Class Code: 6235

Per NCCI's Scopes Code Description:

Code 6235 applies to drilling or redrilling oil or gas wells and includes erection or dismantling of drilling rigs, formation fracturing, cementing, installation of casing, and flowback services when such operations are performed by employees of the drilling company. Cleaning or swabbing of a new well that has not yet been completed is included in Code 6235 whether performed by employees of the driller or by a specialist contractor.

Also included in Code 6235 are employers that own and lease specialty tools and equipment, with complete operating crews, to drilling contractors. Employers leasing specialty drilling tools and equipment with supervisory employees only are assigned to Code 6213.

Oil or gas well holes are usually drilled using either a cable or rotary-type rig. The cable rig involves dropping a pointed bit that is attached to a cable repeatedly into a hole until the hole reaches the desired depth. The rotary rig involves drilling a hole by applying pressure to a drilling stem that has a rotating bit attached to it. The latter method is used for vertical, directional, and horizontal drilling. Directional drilling is the process of drilling a curved well, in order to reach a target that is not directly beneath the drill site. Horizonal drilling can make a 90 degree turn in only a few feet to reach less accessible reservoirs.

Although size and makeup of a drilling crew may vary from rig to rig, a typical crew consists of a tool pusher, a driller, a derrick person, and two or three roughnecks, also known as rotary helpers or floor persons. Occasionally, the crew includes a motor person, rig mechanic, and/or electrician. The tool pusher is in charge of the overall drilling operation and is sometimes referred to as a rig foreperson, manager, supervisor, or rig superintendent. The driller is directly in charge of the drilling operations. The driller’s principal duties include operating the drilling and hoisting equipment, operating the downhole tools, measuring pipes, and monitoring the downhole condition of the well. The derrick person handles the upper end of the drill stem as it is lowered into or hoisted out of the hole and may also be responsible for conditioning of drilling fluids (mud) and circulating equipment. Roughnecks are usually stationed on the derrick floor to perform work incidental to operating the rig. The motor person, if any, is responsible for maintenance and service of rig engines. The rig mechanic, if any, is a handyperson, who repairs equipment as necessary. The rig electrician, if any, repairs and maintains electrical generating and distribution systems on the rig as well as the rig’s electrical wiring and lighting systems.

Analogy Assignments:

When performed by a drilling company, Code 6235 applies to stimulation methods that increase the flow of a well, such as injection wells, water flooding, and fracturing. Fracturing involves pumping fluid under high pressure into rock fractures to expand them and also leaving a “propping agent,” such as sand, to keep the fractures open. This allows the oil or natural gas to move more freely from the rock pores to a production well.

Employers that provide flowback services are included in this classification if the services are performed by a drilling company. Flowback refers to a process by which the fluid used for fracturing a shale formation is recovered from the well at the surface. Flowback is performed in preparation for a subsequent phase of treatment, or to clean up and transition the well to a production stage. Flowback engineers who only monitor and log flowback pressure are assigned to Code 6237.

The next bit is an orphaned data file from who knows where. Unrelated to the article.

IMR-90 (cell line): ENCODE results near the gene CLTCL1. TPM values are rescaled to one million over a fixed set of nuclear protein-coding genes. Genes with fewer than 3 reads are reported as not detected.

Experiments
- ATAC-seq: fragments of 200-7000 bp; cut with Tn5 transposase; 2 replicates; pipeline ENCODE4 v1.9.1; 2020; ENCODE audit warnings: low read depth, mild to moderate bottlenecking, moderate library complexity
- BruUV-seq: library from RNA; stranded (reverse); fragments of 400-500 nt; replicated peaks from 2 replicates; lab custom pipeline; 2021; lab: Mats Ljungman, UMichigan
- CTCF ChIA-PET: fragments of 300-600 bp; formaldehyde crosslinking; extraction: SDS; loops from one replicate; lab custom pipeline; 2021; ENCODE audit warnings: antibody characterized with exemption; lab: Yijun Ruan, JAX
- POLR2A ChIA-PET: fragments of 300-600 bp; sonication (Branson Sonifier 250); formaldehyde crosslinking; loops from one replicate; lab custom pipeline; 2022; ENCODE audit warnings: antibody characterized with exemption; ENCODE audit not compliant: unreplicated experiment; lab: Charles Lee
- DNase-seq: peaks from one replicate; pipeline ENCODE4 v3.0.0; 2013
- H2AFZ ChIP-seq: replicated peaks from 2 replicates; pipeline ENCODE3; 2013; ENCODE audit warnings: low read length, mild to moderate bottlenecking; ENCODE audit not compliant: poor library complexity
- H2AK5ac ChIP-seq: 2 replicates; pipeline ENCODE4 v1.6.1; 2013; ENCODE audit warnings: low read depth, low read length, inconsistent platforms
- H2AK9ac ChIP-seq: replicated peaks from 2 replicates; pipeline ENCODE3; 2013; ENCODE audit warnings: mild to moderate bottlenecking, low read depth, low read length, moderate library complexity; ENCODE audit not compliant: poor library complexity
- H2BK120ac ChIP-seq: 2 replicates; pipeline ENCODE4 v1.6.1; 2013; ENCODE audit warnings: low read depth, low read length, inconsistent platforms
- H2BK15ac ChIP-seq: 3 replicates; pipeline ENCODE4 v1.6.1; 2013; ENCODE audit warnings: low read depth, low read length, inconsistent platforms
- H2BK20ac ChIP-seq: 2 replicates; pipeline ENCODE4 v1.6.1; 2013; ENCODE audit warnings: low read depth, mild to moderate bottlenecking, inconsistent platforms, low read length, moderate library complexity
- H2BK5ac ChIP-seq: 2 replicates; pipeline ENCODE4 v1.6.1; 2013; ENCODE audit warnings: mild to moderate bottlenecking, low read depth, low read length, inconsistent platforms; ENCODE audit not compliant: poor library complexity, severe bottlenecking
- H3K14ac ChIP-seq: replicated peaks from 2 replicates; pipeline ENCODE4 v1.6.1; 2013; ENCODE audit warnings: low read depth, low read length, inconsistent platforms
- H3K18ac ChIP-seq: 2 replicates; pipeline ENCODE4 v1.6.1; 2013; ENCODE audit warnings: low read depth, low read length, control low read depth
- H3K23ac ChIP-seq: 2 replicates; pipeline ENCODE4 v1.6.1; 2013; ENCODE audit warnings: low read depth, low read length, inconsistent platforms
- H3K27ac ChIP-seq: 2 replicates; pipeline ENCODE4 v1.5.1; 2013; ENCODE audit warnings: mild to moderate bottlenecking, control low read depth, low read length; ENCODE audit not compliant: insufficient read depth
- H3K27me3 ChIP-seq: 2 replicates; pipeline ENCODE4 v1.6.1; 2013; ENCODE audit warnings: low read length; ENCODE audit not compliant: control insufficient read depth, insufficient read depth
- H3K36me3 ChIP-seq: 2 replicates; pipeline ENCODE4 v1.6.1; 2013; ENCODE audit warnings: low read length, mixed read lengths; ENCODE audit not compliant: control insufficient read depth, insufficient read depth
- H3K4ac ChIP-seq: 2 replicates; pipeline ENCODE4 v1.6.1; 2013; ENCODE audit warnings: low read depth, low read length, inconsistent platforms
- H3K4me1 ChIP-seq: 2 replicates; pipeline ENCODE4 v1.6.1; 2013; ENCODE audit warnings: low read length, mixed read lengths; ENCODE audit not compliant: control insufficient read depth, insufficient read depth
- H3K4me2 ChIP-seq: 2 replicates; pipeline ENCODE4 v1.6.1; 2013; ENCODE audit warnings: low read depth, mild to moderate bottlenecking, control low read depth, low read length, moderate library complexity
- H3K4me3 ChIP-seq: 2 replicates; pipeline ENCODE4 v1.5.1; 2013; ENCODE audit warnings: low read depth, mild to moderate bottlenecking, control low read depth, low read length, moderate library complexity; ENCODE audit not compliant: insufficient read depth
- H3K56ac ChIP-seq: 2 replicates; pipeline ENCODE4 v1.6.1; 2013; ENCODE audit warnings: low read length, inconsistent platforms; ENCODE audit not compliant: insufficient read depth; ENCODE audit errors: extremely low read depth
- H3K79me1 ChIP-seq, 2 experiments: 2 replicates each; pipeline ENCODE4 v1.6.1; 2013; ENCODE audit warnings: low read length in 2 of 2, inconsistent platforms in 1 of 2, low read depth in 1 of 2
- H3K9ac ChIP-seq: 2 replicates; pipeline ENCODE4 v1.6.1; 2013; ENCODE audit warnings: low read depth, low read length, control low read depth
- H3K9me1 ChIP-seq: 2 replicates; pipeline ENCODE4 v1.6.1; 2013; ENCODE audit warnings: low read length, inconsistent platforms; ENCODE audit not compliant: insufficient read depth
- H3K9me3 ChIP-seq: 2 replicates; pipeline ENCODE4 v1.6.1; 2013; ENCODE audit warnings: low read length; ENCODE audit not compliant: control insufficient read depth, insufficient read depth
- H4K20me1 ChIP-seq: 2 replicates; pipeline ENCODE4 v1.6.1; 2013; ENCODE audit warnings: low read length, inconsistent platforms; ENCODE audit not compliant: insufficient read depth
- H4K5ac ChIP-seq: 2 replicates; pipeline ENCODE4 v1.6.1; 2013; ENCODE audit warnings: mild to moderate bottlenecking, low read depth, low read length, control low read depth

Special Conditions:

Extra-Territorial Classification Guidelines:

The following material was developed by NCCI to be used as a guide by auditors and underwriters in the determination of premium for contracting (construction risks) with extra-territorial employments where no company guidelines have been established for this purpose. Construction classifications are indicated by the addition of a construction code symbol () next to the classification code number.

1.    Payroll of employees of contractors who have their place of business in a given state and operate also in adjoining states and who are constantly crossing state lines, but usually return to their homes each night, must be assigned to their headquarters’ state. Example: Contractors such as electricians, plumbers, carpet layers, etc.
2.    The payroll for construction project managers, executives, or superintendents who may visit a job but who are not in direct charge of a job must be assigned to the state in which their headquarters are located.
3.    There are contractors who maintain a permanent staff of employees and superintendents. If any of these employees or superintendents is assigned to a job that is located in a state other than their headquarters’ state, either for the duration of the job or any portion thereof, their payroll must be assigned to the highest rated of either the state in which the job is located or the headquarters’ state.
4.    The payroll of employees who is hired for a specific job project must be assigned to the state in which the job is located.

When a portion of the operations of a risk are insured in a monopolistic state fund, consider the special rules and requirements that may exist in such cases.


(N/A FL)

Note:  Includes flowback services when performed during drilling or redrilling operations.


(N/A FL)

Note:  Includes flowback services when performed during drilling or redrilling operations.

Rate per $100. of Renumeration: $ 4.22

Construction Exemption Required: Yes